In Bruce’s recent post Life After Jesus: Moving from a God-Shaped Hole to a Knowledge-Shaped Hole he talks about restrictions that fundamentalist Christian authorities put on secular influences. Indeed, venturing beyond fundamentalist-bubble-approved media is considered a temptation by Satan and demonic forces, potentially leading someone to everlasting torment in hell. Pastors try to scare their flocks into not watching the latest season of “Cosmos” or “Game of Thrones”; that rock music leads to the “Highway to Hell”; that evolution is Satan’s greatest deception. Amish and Hasidic communities threaten members with excommunication if they do not adhere to community standards. For the skeptical or curious in these communities, fear of being cut off from family and friends is a real concern. In addition, many members (particularly women) are poorly educated and lack job skills, so escaping these communities is, at best, a risky venture.  Mission to Amish People (MAP) and Charity Christian Fellowship are organizations that help Amish people leave their communities, and Footsteps is an organization that helps Hasidic Jews leave theirs. Organizations such as these offer practical and emotional support to deconverts. Those of us in the real world realize that knowledge is power, and fundamentalists do their best to limit knowledge, thus limiting the power of their flocks.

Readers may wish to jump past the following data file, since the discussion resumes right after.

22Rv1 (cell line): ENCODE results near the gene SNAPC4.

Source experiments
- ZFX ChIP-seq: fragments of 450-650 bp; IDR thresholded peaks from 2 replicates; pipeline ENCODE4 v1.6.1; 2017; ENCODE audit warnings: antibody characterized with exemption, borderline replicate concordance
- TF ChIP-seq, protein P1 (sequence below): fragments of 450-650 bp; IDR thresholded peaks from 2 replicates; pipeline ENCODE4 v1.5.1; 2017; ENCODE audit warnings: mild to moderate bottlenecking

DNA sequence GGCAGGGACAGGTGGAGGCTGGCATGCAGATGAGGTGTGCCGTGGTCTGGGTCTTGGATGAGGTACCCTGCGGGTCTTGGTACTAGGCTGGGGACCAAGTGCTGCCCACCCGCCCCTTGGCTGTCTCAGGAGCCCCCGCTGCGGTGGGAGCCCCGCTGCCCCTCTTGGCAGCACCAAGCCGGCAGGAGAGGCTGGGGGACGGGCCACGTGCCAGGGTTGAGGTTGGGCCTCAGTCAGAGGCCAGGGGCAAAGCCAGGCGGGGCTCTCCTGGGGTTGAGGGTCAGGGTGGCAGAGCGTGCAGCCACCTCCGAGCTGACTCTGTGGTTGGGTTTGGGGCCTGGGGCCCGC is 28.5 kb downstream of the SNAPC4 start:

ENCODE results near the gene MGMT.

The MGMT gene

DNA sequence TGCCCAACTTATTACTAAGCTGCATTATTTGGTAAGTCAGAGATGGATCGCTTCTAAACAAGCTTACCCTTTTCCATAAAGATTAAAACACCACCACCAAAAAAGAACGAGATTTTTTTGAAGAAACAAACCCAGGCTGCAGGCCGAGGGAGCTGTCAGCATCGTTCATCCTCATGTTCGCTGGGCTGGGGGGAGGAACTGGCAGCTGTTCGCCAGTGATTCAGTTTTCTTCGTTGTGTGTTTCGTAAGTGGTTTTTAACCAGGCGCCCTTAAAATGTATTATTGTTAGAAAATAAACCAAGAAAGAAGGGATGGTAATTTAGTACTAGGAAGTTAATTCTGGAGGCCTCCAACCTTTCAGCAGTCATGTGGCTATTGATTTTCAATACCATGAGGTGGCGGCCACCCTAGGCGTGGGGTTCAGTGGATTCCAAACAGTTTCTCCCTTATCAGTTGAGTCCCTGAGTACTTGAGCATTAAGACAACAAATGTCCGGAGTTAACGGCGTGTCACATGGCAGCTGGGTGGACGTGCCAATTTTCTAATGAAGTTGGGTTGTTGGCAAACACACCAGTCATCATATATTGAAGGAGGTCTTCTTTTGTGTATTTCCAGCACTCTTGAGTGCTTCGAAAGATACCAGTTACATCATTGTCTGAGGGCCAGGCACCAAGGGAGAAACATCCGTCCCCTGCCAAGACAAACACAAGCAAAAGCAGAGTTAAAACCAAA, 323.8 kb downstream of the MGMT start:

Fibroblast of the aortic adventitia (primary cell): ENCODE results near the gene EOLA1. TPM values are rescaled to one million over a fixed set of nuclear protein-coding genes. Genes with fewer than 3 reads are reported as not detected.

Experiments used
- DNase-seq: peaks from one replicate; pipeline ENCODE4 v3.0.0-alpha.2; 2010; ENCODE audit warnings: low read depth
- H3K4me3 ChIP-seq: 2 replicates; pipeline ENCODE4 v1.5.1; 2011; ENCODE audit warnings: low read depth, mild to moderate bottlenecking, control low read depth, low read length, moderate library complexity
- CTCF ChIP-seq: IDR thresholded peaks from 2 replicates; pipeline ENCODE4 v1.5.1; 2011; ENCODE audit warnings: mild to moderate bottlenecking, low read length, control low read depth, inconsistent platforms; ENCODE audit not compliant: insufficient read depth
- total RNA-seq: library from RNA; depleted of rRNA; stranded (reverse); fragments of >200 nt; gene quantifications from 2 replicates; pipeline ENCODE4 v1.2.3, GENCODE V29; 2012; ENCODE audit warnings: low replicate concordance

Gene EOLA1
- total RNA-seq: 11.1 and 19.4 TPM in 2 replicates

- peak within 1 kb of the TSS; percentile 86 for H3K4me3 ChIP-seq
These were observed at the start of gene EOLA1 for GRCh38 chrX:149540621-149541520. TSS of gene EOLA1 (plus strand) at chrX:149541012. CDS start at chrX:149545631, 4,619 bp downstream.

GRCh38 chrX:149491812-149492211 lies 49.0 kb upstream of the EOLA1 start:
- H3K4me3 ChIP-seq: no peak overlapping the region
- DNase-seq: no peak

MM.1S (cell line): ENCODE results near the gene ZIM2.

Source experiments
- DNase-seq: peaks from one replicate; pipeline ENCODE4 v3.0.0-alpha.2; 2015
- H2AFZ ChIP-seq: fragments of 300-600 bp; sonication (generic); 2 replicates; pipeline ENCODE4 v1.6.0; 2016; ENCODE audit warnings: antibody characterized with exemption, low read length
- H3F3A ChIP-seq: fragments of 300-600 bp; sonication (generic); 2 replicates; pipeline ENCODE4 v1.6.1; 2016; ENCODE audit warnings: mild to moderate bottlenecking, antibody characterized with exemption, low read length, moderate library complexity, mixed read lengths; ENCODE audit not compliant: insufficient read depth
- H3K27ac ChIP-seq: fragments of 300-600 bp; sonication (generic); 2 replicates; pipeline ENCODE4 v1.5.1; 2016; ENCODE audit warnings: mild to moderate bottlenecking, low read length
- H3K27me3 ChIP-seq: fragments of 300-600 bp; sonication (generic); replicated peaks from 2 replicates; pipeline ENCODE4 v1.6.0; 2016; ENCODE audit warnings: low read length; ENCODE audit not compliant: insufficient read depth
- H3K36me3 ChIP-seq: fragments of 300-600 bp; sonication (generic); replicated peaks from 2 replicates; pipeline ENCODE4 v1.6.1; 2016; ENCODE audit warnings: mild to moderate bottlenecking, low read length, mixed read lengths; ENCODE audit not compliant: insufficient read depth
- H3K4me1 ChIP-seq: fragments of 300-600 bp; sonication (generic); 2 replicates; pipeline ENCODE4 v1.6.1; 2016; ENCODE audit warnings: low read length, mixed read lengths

fundamentalist religion comparisonI look at all these groups and think, there’s no way I could live in one of those communities. After I graduated from high school, I did my best to escape the clutches of fundamentalist Christianity. Fortunately, I possessed a college degree from a highly ranked secular university and developed marketable skills, so I was able to support myself financially. Many in these communities, particularly women, are purposely raised without these skills, ensuring reliance on the community. It is my firm conviction that any group that purposefully restricts access to knowledge and education and discourages contact with outsiders is inherently harmful and potentially abusive. Those in power may thrive within these systems, but the systems themselves are designed to benefit those in power at the expense of the powerless.